Operations at Bathurst's Cascade mine, next to the
Denniston plateau above Westport, which supplies coal for
domestic use. Photo from ODT files.
West Coast coking coal mine developer Bathurst Resources
is seeking more cash while it waits out record low global coal
Having raised $A7.39 million ($NZ8.03 million) from
institutional investors last month, it is now seeking up to
$2.7 million in a 1:23 share rights issue to shareholders.
After two years fighting environmental groups over consents
to mine the Denniston plateau above Westport, the global coal
price plunged to a nine-year low below $US100 per tonne,
making mining uneconomic.
Bathurst has spent about $300 million in acquisitions, mine
planning and development, consenting and legal challenges,
but had to lay off staff and cut management salaries to wait
out the slump.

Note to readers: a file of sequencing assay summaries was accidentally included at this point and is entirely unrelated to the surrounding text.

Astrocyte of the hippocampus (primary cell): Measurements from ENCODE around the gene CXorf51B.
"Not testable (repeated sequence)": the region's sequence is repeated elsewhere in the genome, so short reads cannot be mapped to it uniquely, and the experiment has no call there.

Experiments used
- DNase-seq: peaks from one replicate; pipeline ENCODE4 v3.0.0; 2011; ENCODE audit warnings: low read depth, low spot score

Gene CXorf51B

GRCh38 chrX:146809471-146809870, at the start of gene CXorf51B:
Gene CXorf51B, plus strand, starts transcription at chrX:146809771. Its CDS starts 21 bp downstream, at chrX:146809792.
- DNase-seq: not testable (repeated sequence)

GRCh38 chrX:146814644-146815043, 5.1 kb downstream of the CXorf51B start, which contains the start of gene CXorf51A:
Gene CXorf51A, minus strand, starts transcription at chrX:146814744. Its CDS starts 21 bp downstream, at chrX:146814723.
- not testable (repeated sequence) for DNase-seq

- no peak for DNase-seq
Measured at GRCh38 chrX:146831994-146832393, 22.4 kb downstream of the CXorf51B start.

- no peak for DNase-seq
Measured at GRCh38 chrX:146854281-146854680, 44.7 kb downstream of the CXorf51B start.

The shares are offered at 6.5c, closing on July 3.
From a year-high in October of 25c per share, they have since
plunged, trading below 7c per share since mid-April;
yesterday at 6.5c. The all time high was $1.74 in April 2011.
The company said in a statement ''Bathurst intends to use the
proceeds from this offer, along with the raising from the
recent placement, primarily to fund the development of the
Escarpment Project, and to assess other sites on the West
Coast of New Zealand for their potential''.
Aside from raising $18.9 million in September from
institutional investors, as at March, Bathurst had about $10
million in cash and short term deposits.
Cash flow is coming from three small existing South Island
mines purchased by Bathurst, which are expected to increase
their 400,000-tonne production this year. That production is